Reasoning allows us to hypothesize, work out consequences of our hypotheses, run thought experiments, assess the coherence of a set of beliefs, and generate plausible explanations of the world around us. As Chapter 1 explained, coherence is the property of consistency in a set of beliefs. Thus, when a set of beliefs is inconsistent, it is not possible for every belief in the set to be true. We must use reason to determine whether a set of beliefs is consistent and work out the logical implications of beliefs, given their truth. In this way, reason can be used to discover truth.

The rules of logic are like the rules of math; you cannot make 1 + 1 = 3. Indeed, math is a form of deductive reasoning that ensures truth. Answers to problems in math are derived using known functions and rules, which is also true in logic. Unlike math, however, not all of logic can *guarantee* correct answers. Nonetheless, logic supplies means by which to derive better answers—answers that are more likely to be true. Because logic is the study of proper reasoning, and proper reasoning is an essential tool for discovering truth, logic is foundational to the pursuit of learning.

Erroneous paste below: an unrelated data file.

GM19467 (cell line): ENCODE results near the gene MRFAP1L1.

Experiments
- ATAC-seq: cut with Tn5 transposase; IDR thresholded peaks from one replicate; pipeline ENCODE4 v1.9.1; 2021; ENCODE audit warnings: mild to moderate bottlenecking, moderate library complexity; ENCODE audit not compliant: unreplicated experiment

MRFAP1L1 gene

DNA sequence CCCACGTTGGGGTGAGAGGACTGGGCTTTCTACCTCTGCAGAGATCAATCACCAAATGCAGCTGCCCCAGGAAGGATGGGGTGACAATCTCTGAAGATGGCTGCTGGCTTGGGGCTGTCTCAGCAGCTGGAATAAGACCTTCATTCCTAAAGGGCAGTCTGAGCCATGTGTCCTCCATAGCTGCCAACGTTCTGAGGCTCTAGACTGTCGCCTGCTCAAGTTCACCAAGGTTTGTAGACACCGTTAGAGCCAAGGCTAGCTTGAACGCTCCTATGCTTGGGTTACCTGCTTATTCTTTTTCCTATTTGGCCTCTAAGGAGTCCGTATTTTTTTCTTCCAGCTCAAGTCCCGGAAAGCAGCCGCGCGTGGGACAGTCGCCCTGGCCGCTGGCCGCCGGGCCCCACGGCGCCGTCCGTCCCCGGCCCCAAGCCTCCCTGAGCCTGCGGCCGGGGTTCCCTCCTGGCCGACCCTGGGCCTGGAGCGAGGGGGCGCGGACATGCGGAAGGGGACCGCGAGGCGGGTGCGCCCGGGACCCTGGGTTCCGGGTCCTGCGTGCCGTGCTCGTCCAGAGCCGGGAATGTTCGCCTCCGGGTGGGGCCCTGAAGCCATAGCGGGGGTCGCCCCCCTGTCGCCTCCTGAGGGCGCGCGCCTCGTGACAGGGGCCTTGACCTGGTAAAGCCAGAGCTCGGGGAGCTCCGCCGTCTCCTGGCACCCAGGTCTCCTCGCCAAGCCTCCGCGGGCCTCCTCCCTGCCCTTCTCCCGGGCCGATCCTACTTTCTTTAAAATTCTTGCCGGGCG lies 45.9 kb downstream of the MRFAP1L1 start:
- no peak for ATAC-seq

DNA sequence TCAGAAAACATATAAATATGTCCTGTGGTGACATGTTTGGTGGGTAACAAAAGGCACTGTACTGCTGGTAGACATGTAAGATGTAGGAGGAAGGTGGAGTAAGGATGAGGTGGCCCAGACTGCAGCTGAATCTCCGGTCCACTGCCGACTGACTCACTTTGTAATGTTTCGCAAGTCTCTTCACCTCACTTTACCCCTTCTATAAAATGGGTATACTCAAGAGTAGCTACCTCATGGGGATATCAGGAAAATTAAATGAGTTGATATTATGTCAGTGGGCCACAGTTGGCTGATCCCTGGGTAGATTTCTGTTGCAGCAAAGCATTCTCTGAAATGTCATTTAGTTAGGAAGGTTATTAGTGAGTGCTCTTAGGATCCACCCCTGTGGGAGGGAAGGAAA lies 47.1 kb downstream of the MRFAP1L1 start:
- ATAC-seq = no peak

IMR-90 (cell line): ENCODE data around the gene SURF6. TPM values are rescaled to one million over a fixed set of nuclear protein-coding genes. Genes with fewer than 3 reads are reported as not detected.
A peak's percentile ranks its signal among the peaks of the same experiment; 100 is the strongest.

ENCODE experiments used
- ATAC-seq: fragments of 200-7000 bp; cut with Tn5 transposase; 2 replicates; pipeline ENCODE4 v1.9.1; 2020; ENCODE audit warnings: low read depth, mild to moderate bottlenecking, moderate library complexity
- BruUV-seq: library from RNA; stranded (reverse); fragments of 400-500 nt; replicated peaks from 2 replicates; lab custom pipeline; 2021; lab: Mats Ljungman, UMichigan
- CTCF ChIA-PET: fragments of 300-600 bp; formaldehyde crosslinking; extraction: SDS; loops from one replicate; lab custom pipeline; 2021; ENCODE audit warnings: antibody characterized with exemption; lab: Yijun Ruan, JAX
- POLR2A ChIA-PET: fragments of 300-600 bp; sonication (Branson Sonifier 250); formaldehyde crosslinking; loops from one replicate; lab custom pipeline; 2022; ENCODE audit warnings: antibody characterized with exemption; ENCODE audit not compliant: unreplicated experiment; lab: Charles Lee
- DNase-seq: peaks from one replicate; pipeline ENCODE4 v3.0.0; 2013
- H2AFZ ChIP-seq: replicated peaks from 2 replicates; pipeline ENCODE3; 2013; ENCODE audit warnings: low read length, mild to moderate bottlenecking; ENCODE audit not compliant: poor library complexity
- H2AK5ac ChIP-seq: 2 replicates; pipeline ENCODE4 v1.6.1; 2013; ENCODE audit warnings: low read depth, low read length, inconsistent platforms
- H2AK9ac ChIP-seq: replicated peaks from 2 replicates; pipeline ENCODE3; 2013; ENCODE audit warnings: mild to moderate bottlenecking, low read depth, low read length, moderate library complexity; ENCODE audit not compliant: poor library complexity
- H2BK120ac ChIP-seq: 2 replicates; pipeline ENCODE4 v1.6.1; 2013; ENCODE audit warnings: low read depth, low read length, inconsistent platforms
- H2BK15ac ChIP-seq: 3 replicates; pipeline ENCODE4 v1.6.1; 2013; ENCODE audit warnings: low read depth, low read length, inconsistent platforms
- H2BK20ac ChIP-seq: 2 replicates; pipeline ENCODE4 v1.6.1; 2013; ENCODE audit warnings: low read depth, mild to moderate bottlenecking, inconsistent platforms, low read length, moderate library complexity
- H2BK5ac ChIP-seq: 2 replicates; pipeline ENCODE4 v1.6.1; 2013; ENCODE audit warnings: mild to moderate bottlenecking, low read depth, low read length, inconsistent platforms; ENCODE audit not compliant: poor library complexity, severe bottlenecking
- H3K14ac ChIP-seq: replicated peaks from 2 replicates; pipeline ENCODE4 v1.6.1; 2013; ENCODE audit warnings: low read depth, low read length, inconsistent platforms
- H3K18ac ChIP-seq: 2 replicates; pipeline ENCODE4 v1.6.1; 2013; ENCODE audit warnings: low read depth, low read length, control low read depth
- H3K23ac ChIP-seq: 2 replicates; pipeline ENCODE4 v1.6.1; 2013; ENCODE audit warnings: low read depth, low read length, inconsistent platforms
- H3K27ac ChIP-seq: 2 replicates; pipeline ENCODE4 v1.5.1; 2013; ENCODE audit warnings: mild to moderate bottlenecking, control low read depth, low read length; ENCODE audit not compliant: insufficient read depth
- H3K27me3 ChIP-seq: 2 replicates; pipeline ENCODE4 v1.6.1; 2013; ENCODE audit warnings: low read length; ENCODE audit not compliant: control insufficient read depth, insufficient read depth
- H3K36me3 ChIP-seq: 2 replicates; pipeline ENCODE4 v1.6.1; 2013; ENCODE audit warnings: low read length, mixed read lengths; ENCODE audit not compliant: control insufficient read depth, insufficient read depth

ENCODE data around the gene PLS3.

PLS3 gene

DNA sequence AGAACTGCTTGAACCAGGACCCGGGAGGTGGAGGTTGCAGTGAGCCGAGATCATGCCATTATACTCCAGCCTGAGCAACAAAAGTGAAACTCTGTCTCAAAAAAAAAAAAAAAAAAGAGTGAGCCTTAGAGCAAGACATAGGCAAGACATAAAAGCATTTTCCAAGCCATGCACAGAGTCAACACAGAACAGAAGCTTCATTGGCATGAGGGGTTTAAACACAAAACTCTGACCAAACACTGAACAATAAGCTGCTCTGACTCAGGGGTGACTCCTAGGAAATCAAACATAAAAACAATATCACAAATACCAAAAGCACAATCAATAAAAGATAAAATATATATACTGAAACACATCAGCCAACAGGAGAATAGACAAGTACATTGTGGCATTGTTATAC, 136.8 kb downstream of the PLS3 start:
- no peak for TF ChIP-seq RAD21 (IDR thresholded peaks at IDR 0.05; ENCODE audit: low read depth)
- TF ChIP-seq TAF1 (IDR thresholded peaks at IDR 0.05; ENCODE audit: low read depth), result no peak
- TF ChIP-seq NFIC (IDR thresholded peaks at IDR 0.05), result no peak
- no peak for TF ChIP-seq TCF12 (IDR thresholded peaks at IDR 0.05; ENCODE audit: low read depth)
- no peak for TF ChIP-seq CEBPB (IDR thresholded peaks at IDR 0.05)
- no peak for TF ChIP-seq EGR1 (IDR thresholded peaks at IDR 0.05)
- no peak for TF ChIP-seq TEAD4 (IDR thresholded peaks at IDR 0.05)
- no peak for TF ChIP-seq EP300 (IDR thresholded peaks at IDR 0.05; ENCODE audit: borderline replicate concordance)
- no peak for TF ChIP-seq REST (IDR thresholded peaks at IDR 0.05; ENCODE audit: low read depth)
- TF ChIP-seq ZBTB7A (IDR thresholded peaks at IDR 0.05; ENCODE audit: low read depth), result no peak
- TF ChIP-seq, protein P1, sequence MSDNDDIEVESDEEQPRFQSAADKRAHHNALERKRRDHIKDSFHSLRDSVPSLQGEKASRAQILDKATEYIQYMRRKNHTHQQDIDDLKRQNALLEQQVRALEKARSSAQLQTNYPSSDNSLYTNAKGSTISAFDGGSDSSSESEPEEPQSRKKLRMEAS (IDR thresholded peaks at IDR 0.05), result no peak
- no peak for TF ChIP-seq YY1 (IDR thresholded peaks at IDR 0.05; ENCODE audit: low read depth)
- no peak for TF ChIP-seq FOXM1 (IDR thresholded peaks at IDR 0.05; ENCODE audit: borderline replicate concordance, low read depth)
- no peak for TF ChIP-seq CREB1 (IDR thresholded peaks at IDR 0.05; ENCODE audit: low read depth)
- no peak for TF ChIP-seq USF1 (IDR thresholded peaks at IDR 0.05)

The content of this course has been taken from the free Philosophy textbook by Openstax